When you are playing cards, aces are usually a good thing. But when it comes to the likelihood of developing a substance use disorder as an adult, ACEs—short for adverse childhood experiences—are decidedly bad. In the card game, more aces in your hand mean you are likely to win. In life, more ACEs in your past mean you are more likely to struggle with substances.
What Are Adverse Childhood Experiences?
It probably goes without saying that almost no one has a perfect childhood. We are all subject to disappointments, to mistakes, to the effects of difficulties experienced by our parents. But when these common enough issues rise to the level of traumatic events, they fall under the heading of adverse childhood experiences.
ACEs fall into a number of categories (note that this list is not necessarily definitive).
ACES related to a child’s parents:
- Parental deportation
- Parental incarceration
- Parental mental illness
- Parental separation or divorce
- Parental substance dependence
ACEs related to a child’s living situation:
- Being placed in foster care
- Living in a war zone
- Living in an unsafe area
- Moving repeatedly
- Being an immigrant
ACEs related to a child’s experience of abuse, neglect, or violence
- Physical, emotional, and/or abuse/neglect
- Being bullied
- Domestic violence
- Experiencing racism
- Witnessing abuse of a sibling
- Witnessing violence outside the home
- Involvement with the criminal justice system
- Zero-tolerance discipline policies at school
What Are the Consequences of Adverse Childhood Experiences?
We can probably agree that the list above is full of things that could be traumatic to a child (or an adult, for that matter). But you might be wondering what that has to do with the likelihood that someone will develop a substance use disorder later in life.
It’s a fair question—and one that has been the subject of several studies. Those studies indicate that if a person experiences four of the ACEs listed above during their childhood, they are up to four times more likely to use drugs or alcohol—and to start using them at a younger age. They are also four times more likely to suffer from a mental health disorder like depression, are seven times more likely to develop alcoholism, and are twelve times more likely to have suicidal thoughts or to actually attempt to commit suicide.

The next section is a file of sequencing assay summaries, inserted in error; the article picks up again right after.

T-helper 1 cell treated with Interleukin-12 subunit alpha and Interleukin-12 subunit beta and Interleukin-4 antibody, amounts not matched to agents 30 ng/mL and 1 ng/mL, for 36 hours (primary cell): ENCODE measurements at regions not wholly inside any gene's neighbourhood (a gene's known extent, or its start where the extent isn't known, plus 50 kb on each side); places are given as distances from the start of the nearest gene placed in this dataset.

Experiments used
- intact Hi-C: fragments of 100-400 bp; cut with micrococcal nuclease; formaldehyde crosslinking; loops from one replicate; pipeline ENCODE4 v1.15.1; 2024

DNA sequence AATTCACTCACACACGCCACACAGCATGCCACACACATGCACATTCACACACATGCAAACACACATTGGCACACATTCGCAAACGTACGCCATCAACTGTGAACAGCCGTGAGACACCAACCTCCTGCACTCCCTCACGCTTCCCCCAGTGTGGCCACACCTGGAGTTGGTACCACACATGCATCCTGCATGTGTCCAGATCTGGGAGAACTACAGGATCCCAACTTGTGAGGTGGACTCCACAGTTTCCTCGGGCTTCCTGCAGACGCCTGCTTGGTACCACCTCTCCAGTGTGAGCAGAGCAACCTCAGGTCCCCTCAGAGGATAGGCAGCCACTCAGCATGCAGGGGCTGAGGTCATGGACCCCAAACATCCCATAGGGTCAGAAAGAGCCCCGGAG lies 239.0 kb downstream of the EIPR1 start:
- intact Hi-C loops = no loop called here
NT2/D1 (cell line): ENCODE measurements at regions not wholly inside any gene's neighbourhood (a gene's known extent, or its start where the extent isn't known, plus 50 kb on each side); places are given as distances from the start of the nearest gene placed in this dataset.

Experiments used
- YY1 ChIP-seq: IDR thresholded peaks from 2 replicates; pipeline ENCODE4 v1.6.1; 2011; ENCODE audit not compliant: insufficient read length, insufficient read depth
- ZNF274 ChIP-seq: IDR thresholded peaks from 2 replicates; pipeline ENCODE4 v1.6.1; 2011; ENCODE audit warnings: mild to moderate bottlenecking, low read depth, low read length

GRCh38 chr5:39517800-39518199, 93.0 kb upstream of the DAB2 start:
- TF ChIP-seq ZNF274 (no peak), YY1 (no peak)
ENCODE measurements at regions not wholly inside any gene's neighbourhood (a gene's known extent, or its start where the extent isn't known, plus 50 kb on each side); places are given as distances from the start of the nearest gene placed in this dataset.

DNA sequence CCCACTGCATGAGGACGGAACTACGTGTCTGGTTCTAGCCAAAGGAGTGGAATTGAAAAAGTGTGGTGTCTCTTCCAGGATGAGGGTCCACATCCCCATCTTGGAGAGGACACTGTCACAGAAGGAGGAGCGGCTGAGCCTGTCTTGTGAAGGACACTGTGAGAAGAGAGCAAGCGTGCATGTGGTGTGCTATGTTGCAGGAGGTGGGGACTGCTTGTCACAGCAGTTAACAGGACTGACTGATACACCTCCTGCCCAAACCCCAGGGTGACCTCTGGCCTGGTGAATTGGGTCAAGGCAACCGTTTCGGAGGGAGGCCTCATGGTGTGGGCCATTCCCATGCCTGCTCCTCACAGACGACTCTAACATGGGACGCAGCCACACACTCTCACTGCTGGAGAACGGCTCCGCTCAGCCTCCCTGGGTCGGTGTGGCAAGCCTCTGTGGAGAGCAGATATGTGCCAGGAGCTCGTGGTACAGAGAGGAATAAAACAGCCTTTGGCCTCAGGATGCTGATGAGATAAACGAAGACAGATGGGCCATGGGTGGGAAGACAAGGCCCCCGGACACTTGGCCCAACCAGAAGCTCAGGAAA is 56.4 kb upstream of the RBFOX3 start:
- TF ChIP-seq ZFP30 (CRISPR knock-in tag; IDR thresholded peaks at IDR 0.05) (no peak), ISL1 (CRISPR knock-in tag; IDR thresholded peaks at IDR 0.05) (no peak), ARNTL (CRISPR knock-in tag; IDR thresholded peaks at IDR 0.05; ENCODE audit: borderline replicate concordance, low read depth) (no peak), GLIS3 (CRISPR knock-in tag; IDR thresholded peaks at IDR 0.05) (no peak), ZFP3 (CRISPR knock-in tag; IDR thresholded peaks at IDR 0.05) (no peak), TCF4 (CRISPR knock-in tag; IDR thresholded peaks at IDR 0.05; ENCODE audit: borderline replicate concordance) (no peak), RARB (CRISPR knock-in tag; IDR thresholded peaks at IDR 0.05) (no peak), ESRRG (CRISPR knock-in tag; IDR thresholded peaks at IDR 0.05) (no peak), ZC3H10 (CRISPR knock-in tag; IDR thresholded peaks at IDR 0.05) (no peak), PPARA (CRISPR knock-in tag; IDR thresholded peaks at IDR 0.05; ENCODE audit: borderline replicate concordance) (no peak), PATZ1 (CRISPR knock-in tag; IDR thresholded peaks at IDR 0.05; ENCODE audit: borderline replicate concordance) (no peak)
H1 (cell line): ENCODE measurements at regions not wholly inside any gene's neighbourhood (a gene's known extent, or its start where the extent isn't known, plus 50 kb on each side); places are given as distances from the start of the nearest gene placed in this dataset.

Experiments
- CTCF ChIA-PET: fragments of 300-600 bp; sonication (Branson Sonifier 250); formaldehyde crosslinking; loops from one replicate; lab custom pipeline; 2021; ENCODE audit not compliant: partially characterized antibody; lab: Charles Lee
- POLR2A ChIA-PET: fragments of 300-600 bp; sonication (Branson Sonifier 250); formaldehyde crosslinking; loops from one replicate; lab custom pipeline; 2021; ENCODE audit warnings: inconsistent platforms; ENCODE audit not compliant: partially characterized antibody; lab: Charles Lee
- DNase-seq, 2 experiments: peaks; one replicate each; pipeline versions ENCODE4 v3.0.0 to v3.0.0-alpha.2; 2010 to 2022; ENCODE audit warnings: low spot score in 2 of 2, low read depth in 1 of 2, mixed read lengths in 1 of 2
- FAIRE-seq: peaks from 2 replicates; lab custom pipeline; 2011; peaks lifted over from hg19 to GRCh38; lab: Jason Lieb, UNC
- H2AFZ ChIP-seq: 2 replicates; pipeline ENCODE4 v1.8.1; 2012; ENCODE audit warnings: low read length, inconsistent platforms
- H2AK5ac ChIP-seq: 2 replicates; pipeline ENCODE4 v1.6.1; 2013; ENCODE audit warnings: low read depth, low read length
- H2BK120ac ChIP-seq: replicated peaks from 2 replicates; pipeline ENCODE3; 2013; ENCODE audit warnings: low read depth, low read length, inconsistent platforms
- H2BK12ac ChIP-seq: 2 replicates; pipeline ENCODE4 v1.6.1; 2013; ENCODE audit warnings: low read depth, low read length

Add one more ACE from the list to a person’s personal experiences, and the potential problems increase, as people with five ACEs in their past are three times more likely to misuse prescription pain management medications. They are also ten times more likely to use illegal drugs, which may, of course, lead to a substance use disorder.
Why is this the case? Well, studies show that traumatic experiences have the power to change the makeup of our brains. For example, trauma may inhibit the function of the prefrontal cortex, which in turn inhibits our impulse control. ACEs have also been shown to damage the reward centers of the brain, which can lead to substance use as a person tries to find ways to experience pleasure. Adverse childhood experiences can also lead to continuous activation of the amygdala, which controls our fear response. That means a person may experience the ongoing release of stress hormones at dangerous levels. All of these changes in the brain may represent its attempts to deal with traumatic events—and may make a person more susceptible to addiction issues.
How Should Adverse Childhood Experiences Be Addressed?
First and foremost, we want to note that if you are seeking treatment for a substance use disorder, it is absolutely essential that you tell your treatment team about ACEs in your past. Having a full picture of your history with trauma is a key part of crafting a personalized and effective treatment plan. Knowing what traumas you have experienced will shape the best approach to therapy and help determine which ongoing resources you might need to maintain your sobriety.
One treatment and therapy goal will be the development of personal resiliency. Building a toolkit of coping skills supported by a positive outlook and personal moral compass as well as cognitive flexibility and a strong support network will make it more likely that you can leave past traumas in the past while building a sober future.
Your personal resiliency can also be strengthened by being intentional about your physical and mental well-being. Good nutrition, restful and consistent sleep, regular exercise, mindfulness practice, and yoga—these things and many others will serve you well as you maintain your sobriety.
Deal Us In When You Are Ready to Deal with ACEs
At Wooded Glen Recovery Center, we know that your present problems with drugs or alcohol may have roots in your past. We have the expertise required to help you address adverse childhood experiences in ways that will improve your mental health and support your recovery from a substance use disorder. It is easy to let our past poison the present. It is tempting to believe our past has already ruined the future. But neither of those things is true. We are ready to help you reframe the present moment so you can move confidently—and soberly—into your future.